Drake and the Philosophy of #YOLO
Drake stays true to the old hip-hop vanguard, intent on spending Gs at every club in America. Odd Future presents a fresh alternative, though not particularly always pleasant, narrative that glorifies the hysteria of suburban adolescence. With their song "Swag Me Out," they talk about rape, cause, you know, that's what teenaged boys think is hi-lar-ious. Largely, their shock value reflects the same nihilism as YOLO. Tyler the Creator told Cool'eh magazine when asked to wade through all those swastikas and pentagrams and explain if his music is just "blatantly offensive," Tyler responded, "I don't know. It's the first shit that comes to our heads, seriously. I'm interested in serial killers' minds and shit, so I rap about it at the moment. Who the fuck knows, next week I can be rapping about oatmeal if that's what I'm into. And for the record, I don't worship the devil, I just hate religion." This led Pitchfork to say that for this "godless" rapper, "there is no compass."
And certainly, with no roots or compass, the bravado of Odd Future and Drake, has no depth or direction. Both YOLO and the "Swag Me Out" energy encourage a depressing sort of hedonism, one that festers on some middle class island with no attachment to the past. And for the record, there are still gangstas, but Drake and Tyler the Creator ain't them. In fact, there are no gangsters named Tyler or Drake.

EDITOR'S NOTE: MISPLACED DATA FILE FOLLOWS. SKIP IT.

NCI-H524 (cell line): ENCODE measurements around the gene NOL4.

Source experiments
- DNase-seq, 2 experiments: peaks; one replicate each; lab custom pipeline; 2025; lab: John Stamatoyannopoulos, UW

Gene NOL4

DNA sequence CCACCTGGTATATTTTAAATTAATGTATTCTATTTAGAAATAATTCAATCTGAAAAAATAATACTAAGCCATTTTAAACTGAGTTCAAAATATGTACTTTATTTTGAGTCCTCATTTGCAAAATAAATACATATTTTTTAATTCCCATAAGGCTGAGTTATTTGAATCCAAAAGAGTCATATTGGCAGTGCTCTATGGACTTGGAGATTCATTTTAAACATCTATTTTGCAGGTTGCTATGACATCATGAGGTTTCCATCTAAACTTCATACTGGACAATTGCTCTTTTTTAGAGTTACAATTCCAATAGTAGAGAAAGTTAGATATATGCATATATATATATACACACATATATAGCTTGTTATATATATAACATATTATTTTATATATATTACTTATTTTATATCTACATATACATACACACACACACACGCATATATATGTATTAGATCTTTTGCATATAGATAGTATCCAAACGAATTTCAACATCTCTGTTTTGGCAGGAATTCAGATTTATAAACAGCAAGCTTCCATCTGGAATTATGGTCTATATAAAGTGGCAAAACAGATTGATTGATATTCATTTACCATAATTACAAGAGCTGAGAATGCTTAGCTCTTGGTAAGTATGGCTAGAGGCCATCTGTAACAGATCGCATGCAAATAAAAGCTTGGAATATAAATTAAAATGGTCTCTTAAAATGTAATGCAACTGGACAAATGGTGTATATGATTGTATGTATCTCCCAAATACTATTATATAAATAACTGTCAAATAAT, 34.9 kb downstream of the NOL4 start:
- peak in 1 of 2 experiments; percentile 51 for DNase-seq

Those like Drake and the Odd Future kids have less real life tragedy to lament than Biggie and Tupac, Jay-Z and Ice Cube. Gangsta rap was shocking, encouraged some bad behavior, and also employed the ethos of YOLO, but because it was grounded in real-life situations and stories, it didn't seem as cheap an excuse to be an asshole.
Drake was the guy in a wheelchair on Degrassi: The Next Generation, but he never ate a condiment on bread for dinner. Odd Future kids can rap about rape and sodomizing the Virgin Mary all they want, but they know little about earning real swag. The narratives of YOLO and Odd Future's swag are both attempts at uncovering a new direction for hip-hop. But without substance or history; thankfully, neither words are here to stay.